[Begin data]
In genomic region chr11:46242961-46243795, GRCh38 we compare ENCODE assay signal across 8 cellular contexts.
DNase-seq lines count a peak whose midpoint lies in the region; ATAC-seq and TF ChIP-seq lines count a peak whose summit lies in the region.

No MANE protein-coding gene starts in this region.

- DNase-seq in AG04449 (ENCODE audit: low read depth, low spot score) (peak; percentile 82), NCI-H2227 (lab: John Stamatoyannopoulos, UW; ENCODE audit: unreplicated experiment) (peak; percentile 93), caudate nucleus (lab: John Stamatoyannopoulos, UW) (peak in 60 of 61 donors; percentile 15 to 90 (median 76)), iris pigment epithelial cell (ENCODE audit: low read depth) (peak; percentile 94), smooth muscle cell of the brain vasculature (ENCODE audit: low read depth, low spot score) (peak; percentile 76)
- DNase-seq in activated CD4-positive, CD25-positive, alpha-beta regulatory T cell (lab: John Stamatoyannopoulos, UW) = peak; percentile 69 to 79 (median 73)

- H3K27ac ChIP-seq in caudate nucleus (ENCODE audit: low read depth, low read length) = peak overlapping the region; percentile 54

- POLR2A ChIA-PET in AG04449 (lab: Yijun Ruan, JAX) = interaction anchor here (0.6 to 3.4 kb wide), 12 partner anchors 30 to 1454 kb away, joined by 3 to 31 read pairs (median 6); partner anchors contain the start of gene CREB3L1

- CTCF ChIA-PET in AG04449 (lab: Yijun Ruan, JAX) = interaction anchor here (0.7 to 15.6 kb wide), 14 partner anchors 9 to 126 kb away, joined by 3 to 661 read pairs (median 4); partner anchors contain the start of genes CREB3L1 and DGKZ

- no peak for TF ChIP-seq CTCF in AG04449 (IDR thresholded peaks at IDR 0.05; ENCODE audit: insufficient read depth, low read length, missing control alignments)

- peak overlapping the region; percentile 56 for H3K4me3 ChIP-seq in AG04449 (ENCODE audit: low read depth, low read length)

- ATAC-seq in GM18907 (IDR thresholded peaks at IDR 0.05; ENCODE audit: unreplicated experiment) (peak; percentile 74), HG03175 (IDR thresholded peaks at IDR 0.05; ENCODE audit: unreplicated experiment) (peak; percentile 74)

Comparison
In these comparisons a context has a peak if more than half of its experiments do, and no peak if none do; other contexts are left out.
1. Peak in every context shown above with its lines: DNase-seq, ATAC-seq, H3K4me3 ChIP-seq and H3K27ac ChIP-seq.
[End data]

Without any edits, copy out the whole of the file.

In genomic region chr11:46242961-46243795, GRCh38 we compare ENCODE assay signal across 8 cellular contexts.
DNase-seq lines count a peak whose midpoint lies in the region; ATAC-seq and TF ChIP-seq lines count a peak whose summit lies in the region.

No MANE protein-coding gene starts in this region.

- DNase-seq in AG04449 (ENCODE audit: low read depth, low spot score) (peak; percentile 82), NCI-H2227 (lab: John Stamatoyannopoulos, UW; ENCODE audit: unreplicated experiment) (peak; percentile 93), caudate nucleus (lab: John Stamatoyannopoulos, UW) (peak in 60 of 61 donors; percentile 15 to 90 (median 76)), iris pigment epithelial cell (ENCODE audit: low read depth) (peak; percentile 94), smooth muscle cell of the brain vasculature (ENCODE audit: low read depth, low spot score) (peak; percentile 76)
- DNase-seq in activated CD4-positive, CD25-positive, alpha-beta regulatory T cell (lab: John Stamatoyannopoulos, UW) = peak; percentile 69 to 79 (median 73)

- H3K27ac ChIP-seq in caudate nucleus (ENCODE audit: low read depth, low read length) = peak overlapping the region; percentile 54

- POLR2A ChIA-PET in AG04449 (lab: Yijun Ruan, JAX) = interaction anchor here (0.6 to 3.4 kb wide), 12 partner anchors 30 to 1454 kb away, joined by 3 to 31 read pairs (median 6); partner anchors contain the start of gene CREB3L1

- CTCF ChIA-PET in AG04449 (lab: Yijun Ruan, JAX) = interaction anchor here (0.7 to 15.6 kb wide), 14 partner anchors 9 to 126 kb away, joined by 3 to 661 read pairs (median 4); partner anchors contain the start of genes CREB3L1 and DGKZ

- no peak for TF ChIP-seq CTCF in AG04449 (IDR thresholded peaks at IDR 0.05; ENCODE audit: insufficient read depth, low read length, missing control alignments)

- peak overlapping the region; percentile 56 for H3K4me3 ChIP-seq in AG04449 (ENCODE audit: low read depth, low read length)

- ATAC-seq in GM18907 (IDR thresholded peaks at IDR 0.05; ENCODE audit: unreplicated experiment) (peak; percentile 74), HG03175 (IDR thresholded peaks at IDR 0.05; ENCODE audit: unreplicated experiment) (peak; percentile 74)

Comparison
In these comparisons a context has a peak if more than half of its experiments do, and no peak if none do; other contexts are left out.
1. Peak in every context shown above with its lines: DNase-seq, ATAC-seq, H3K4me3 ChIP-seq and H3K27ac ChIP-seq.